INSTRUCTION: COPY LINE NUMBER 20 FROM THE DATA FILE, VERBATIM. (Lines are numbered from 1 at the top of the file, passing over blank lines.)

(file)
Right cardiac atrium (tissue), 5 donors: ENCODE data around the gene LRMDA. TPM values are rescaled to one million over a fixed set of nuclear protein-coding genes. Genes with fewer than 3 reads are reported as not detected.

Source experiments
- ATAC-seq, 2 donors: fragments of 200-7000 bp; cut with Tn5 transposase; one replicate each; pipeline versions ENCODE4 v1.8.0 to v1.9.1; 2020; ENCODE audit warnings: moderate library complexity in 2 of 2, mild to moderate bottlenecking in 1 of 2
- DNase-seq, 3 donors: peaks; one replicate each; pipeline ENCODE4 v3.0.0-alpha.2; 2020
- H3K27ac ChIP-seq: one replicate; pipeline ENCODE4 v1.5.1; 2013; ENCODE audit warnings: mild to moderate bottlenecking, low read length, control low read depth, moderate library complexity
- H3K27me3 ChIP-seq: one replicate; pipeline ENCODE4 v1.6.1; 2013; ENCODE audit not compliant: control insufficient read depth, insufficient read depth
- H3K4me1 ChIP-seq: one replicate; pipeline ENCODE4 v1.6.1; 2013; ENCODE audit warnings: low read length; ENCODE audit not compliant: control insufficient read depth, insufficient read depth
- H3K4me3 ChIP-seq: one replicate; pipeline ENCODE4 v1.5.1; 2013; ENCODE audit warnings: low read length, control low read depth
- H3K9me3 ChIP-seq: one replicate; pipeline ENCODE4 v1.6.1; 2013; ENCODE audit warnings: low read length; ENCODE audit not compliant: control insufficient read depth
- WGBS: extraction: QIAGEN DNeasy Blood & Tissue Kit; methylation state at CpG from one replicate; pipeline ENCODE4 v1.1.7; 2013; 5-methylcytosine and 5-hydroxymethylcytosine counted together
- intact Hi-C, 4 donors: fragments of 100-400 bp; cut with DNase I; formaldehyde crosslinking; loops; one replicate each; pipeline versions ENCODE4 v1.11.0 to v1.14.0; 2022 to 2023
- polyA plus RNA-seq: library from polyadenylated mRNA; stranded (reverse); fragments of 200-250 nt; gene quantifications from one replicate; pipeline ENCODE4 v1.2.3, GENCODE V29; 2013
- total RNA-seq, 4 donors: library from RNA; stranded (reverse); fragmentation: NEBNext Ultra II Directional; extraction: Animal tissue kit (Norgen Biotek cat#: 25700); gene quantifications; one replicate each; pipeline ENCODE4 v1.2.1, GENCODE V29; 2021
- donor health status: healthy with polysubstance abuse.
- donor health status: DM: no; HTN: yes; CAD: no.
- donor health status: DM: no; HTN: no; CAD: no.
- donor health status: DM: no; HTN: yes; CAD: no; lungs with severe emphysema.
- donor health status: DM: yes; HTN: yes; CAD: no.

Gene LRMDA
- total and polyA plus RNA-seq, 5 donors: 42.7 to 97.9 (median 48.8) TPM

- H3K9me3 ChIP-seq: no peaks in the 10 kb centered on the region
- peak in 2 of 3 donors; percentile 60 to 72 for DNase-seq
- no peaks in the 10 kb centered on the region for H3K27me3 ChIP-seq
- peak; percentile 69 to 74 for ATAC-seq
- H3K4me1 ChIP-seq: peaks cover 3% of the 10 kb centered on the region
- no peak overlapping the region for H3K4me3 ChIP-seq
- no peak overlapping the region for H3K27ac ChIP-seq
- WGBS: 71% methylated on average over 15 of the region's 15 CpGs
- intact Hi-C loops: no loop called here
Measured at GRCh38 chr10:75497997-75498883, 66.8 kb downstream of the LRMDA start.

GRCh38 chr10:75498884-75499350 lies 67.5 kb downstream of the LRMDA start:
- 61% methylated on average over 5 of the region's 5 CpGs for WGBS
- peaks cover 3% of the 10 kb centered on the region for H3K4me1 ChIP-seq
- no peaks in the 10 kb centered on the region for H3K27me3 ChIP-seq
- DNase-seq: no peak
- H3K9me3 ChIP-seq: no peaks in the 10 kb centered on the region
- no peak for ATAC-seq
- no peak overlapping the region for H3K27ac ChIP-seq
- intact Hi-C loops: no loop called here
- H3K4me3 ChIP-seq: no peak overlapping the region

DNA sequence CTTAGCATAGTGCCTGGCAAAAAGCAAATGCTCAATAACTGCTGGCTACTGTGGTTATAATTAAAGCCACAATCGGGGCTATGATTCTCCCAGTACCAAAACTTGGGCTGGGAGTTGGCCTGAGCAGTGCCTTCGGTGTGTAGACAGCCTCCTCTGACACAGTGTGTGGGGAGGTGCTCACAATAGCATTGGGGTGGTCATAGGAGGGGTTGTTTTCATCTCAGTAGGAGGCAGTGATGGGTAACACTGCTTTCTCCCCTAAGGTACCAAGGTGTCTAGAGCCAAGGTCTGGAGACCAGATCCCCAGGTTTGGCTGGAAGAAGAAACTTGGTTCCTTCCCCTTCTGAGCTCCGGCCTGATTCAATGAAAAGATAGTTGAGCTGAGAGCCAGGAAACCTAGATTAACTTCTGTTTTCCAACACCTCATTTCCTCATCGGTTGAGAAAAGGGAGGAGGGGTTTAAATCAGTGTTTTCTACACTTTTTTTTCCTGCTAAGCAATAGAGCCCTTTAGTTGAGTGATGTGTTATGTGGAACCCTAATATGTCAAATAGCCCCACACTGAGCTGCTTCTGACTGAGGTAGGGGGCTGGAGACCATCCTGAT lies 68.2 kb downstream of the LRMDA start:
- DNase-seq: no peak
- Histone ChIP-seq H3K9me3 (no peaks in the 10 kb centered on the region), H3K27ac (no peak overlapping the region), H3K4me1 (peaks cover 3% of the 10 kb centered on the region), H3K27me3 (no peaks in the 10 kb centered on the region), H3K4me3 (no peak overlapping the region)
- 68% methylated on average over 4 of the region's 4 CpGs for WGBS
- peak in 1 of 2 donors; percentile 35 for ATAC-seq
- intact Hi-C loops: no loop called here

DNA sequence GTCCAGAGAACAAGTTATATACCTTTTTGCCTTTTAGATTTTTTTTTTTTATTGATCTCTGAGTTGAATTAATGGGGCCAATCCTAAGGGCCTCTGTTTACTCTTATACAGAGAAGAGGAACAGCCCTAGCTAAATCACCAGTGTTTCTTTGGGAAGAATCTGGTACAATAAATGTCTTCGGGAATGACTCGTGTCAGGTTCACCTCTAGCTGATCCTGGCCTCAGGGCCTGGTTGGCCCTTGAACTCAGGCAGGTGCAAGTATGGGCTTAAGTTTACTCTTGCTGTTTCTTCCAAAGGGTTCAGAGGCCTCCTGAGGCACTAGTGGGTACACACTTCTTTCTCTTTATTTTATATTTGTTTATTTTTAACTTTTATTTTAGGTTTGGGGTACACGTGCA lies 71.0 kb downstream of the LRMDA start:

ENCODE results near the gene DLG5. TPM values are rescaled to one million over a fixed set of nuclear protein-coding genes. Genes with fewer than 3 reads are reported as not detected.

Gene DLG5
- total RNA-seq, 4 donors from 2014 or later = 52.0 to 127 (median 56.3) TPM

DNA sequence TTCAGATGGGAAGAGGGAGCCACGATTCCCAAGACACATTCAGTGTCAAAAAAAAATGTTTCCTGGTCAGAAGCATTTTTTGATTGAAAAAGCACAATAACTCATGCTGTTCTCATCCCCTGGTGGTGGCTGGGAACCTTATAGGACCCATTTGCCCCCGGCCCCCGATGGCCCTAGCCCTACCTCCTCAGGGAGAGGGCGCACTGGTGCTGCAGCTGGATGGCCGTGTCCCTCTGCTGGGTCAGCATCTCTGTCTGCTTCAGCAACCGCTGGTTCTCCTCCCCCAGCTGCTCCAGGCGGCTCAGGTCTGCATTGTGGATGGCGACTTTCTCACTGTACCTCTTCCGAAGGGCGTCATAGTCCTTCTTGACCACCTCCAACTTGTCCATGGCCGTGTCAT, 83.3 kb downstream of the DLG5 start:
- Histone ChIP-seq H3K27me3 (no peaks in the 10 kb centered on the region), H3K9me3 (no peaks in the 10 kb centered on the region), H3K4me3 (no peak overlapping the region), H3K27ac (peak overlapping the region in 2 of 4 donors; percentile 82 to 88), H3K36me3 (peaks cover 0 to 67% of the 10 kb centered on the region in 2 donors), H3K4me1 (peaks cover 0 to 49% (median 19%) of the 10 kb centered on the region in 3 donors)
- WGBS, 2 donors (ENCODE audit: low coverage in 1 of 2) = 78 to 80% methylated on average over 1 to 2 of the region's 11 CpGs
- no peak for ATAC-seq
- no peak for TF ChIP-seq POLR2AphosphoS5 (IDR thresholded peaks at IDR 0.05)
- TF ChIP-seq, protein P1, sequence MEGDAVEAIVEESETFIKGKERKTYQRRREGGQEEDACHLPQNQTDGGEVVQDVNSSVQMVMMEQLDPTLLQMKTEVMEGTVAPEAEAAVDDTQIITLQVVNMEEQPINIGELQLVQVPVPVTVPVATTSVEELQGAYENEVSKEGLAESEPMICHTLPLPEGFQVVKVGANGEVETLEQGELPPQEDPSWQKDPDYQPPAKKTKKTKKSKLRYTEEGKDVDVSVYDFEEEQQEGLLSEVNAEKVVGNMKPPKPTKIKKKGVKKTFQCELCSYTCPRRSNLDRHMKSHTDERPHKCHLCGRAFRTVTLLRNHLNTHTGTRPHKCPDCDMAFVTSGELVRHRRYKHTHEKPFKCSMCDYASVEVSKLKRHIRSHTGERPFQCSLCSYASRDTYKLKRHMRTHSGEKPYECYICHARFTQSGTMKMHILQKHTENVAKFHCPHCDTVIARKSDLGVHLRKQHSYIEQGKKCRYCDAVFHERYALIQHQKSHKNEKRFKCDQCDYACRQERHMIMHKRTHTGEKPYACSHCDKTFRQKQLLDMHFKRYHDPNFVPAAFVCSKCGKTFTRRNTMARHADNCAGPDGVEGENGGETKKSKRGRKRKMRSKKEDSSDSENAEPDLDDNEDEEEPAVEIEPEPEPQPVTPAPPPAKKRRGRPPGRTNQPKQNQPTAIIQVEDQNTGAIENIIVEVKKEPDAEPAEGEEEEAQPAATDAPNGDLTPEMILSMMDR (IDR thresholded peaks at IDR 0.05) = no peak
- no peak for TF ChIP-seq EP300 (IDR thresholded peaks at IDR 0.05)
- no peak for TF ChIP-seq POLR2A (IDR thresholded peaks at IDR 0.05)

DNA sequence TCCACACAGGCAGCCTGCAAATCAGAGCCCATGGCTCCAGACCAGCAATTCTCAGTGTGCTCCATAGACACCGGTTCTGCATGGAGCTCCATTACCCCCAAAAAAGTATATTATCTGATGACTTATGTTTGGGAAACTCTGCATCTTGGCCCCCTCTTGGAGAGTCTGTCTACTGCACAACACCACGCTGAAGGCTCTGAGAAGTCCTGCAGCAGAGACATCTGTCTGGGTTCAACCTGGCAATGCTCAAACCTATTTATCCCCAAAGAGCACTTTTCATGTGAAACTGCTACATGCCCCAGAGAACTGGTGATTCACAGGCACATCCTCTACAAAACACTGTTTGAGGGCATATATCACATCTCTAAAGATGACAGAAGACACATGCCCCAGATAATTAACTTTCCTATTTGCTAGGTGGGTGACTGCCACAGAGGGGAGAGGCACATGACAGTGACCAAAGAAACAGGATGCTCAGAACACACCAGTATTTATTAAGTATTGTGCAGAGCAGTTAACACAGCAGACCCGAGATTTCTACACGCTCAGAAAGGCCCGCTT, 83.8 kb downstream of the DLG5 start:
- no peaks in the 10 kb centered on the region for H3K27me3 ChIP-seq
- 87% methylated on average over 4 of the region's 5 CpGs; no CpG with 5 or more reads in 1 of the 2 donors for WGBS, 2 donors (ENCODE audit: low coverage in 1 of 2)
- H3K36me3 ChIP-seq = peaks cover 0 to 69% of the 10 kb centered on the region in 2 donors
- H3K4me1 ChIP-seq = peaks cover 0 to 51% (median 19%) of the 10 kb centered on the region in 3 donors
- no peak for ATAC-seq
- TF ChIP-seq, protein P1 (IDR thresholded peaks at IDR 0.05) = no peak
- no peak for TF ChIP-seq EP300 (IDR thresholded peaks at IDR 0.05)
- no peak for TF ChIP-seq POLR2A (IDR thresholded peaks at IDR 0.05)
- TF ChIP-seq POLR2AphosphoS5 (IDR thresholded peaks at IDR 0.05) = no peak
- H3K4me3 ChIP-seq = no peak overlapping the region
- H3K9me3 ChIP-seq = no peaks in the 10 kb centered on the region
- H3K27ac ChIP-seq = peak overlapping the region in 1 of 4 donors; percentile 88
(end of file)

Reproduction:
- total and polyA plus RNA-seq, 5 donors: 42.7 to 97.9 (median 48.8) TPM